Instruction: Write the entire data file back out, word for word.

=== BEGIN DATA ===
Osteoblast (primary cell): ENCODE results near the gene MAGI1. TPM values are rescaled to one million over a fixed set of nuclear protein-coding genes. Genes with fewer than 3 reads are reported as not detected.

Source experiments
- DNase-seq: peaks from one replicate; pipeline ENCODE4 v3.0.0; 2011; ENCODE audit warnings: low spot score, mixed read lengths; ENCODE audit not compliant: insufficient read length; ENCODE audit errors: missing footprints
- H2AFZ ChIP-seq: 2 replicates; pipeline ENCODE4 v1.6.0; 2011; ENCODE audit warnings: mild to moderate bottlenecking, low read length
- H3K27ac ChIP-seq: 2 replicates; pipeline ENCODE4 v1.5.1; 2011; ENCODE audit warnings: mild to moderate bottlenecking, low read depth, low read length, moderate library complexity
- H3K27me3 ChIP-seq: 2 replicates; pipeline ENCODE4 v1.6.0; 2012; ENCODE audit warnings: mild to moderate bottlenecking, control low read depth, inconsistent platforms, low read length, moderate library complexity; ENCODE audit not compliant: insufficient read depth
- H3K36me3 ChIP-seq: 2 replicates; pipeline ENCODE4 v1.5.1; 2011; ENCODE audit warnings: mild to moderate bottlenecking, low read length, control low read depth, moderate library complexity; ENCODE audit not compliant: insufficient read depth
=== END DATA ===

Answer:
Osteoblast (primary cell): ENCODE results near the gene MAGI1. TPM values are rescaled to one million over a fixed set of nuclear protein-coding genes. Genes with fewer than 3 reads are reported as not detected.

Source experiments
- DNase-seq: peaks from one replicate; pipeline ENCODE4 v3.0.0; 2011; ENCODE audit warnings: low spot score, mixed read lengths; ENCODE audit not compliant: insufficient read length; ENCODE audit errors: missing footprints
- H2AFZ ChIP-seq: 2 replicates; pipeline ENCODE4 v1.6.0; 2011; ENCODE audit warnings: mild to moderate bottlenecking, low read length
- H3K27ac ChIP-seq: 2 replicates; pipeline ENCODE4 v1.5.1; 2011; ENCODE audit warnings: mild to moderate bottlenecking, low read depth, low read length, moderate library complexity
- H3K27me3 ChIP-seq: 2 replicates; pipeline ENCODE4 v1.6.0; 2012; ENCODE audit warnings: mild to moderate bottlenecking, control low read depth, inconsistent platforms, low read length, moderate library complexity; ENCODE audit not compliant: insufficient read depth
- H3K36me3 ChIP-seq: 2 replicates; pipeline ENCODE4 v1.5.1; 2011; ENCODE audit warnings: mild to moderate bottlenecking, low read length, control low read depth, moderate library complexity; ENCODE audit not compliant: insufficient read depth